Music. I heard so much wonderful live music in 2007, beginning with The Sixteen at Tewkesbury Abbey in March in a concert featuring sixteenth-century music from the Sistine Chapel. The high point of the concert was a performance of Allegri's famous Miserere, with the high C's provided by the young Welsh soprano Elin Manahan Thomas. Her debut solo disc, Eternal Light, was one of the recorded highlights of the year. She has a beautiful, clear, pure voice. I recently compared her recording of Handel's "Eternal Source of Light Divine" with Kathleen Battle's lovely recording with Wynton Marsalis from the early 1990s. Battle's voice is beautiful, but darker and heavier, more operatic. I prefer Thomas's silvery voice, filled with more light than darkness. If the disc has one flaw, it's that the second half is a bit too heavy on slow, sad selections, including two lachrimose pieces by Dowland and Purcell's "When I am Laid in Earth," from Dido and Aeneas. But the last selection, "Pur ti miro" from Monteverdi's L'Incoronazione di Poppaea (a duet with countertenor Robin Blaze), is breathtaking. Unfortunately, the disc is only available in the U.S. as an expensive ($35) U.K. import.
Another favorite disc of 2007 was Po' Girl's Home to You, featuring the wonderful vocals of Allison Russell. Treat yourself and check out some of her songs on Myspace. I'm looking forward to her next project, the debut CD by Sofia, the duo she formed with fellow Po' Girl Awna Teixeira.
Reading. It would be impossible to choose my one favorite book of 2007. But my favorite overall reading experience was probably that of reading Sylvia Townsend Warner's The Corner That Held Them in the tiny back garden of our English house in the midst of the most beautiful spring I've ever experienced. The novel, published in 1948, is about life in a fourteenth-century convent in Norfolk—about politics, plagues, and personalities as well as about the spiritual lives of the nuns. In a season in which I visited the ruins of the great medieval monasteries at Rievaulx and Whitby (pictured on the book cover), Warner's novel brought those places alive for me. Sylvia Townsend Warner is a marvelous writer. If you haven't read any of her novels, treat yourself and pick up a copy of Lolly Willowes, which is probably her most widely-available novel (and was the first-ever selection of the Book-of-the-Month Club in 1926). Warner is a kind of fantasy writer for grown-ups (she was also the biographer of T.H. White, the author of The Once and Future King). There's an element of fantasy and otherworldliness in much of her work, but the worlds she creates—her fictional fourteenth century, the imaginary tropical island of Mr. Fortune's Maggot, the fairy world in Kingdoms of Elfin—become thoroughly real to the reader.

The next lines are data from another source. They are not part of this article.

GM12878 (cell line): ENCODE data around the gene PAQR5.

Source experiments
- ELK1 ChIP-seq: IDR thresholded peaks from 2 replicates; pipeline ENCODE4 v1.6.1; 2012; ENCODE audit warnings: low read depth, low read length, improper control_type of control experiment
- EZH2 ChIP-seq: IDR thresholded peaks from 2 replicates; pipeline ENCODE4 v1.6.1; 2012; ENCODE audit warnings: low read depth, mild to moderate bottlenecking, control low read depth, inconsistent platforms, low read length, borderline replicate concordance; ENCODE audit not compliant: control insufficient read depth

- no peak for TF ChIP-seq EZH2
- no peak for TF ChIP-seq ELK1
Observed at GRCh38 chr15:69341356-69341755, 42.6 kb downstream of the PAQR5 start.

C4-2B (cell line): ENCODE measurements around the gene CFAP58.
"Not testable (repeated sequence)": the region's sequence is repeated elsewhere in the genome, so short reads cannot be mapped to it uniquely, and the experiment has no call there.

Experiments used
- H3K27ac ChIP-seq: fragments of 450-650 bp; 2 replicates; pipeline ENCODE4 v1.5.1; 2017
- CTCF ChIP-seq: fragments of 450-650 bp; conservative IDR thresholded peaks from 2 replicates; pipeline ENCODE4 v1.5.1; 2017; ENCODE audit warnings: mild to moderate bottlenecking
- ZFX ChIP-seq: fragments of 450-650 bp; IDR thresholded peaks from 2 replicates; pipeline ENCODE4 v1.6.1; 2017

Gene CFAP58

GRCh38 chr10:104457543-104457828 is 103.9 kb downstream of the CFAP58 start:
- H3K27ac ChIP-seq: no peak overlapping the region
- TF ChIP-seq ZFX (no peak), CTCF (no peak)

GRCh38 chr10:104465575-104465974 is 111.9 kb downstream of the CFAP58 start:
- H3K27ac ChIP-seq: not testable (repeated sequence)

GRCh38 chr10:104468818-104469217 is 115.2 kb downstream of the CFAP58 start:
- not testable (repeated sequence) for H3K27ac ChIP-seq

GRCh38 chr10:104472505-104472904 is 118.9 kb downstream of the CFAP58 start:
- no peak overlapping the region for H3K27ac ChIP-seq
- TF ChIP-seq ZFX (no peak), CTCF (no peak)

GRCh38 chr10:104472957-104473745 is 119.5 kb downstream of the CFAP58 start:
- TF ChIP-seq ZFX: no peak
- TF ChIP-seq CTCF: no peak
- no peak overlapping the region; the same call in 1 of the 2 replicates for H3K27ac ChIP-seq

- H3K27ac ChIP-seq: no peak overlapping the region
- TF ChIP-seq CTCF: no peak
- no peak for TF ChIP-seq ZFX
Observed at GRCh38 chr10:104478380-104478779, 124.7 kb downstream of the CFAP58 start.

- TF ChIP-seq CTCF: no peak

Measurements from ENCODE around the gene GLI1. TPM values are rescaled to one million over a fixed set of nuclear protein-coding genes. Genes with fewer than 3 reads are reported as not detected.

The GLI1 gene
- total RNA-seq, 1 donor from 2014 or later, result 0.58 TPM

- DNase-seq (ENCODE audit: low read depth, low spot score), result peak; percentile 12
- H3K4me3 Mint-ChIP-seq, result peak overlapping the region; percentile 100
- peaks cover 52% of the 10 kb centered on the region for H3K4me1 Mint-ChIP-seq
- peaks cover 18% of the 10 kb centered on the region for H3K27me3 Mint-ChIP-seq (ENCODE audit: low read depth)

Other books I loved in 2007 (not previously mentioned in this blog) were Elizabeth Kostova's smart blend of bibliophilia, travelogue, and vampires, The Historian; Marghanita Laski's satire, both biting and elegiac, of the post-war decay of the British class system, The Village; and Karen Lystra's almost novelistic study of Mark Twain's last years, Dangerous Intimacy.
TV. On the BBC, Planet Earth and Dr. Who. David Tennant's Tenth Doctor is brilliant, and his latest companion, Martha Jones (Freema Agyeman), is the hottest. One much-anticipated television event of 2007, the ITV "Jane Austen Season," failed to live up to the hype. Two of the new adaptations were mediocre (Persuasion and Northanger Abbey), and one was awful (Mansfield Park, starring Dr. Who's erstwhile companion, the woefully miscast Billy Piper). You can judge for yourself when Masterpiece Theater airs the three ITV efforts as part of "The Complete Jane Austen" in 2008.
Theater. Shakespeare's History Plays at the Royal Shakespeare Company. The experience of seeing all three parts of Henry VI in less than twenty-four hours was revelatory and amazing. One of the great theater experiences of my life. The stage became an entire world, and the history of that world unfolded before my eyes in all of its brutality, poetry, and splendor. At the same time, Shakespeare seemed to mature as a playwright before my eyes, until he became the master magician of the English language who produced the incomparable poetry of Richard II.
Ale. There was so much superb ale to be drunk in England, but the pint I remember with the most fondness was Cameron's Creamy, from Cameron's Brewery in Hartlepool, as drunk at the friendly Poacher's Barn pub in Osgodby, Yorkshire.
Blog Post. How could I resist including among my favorites a blog post about me?
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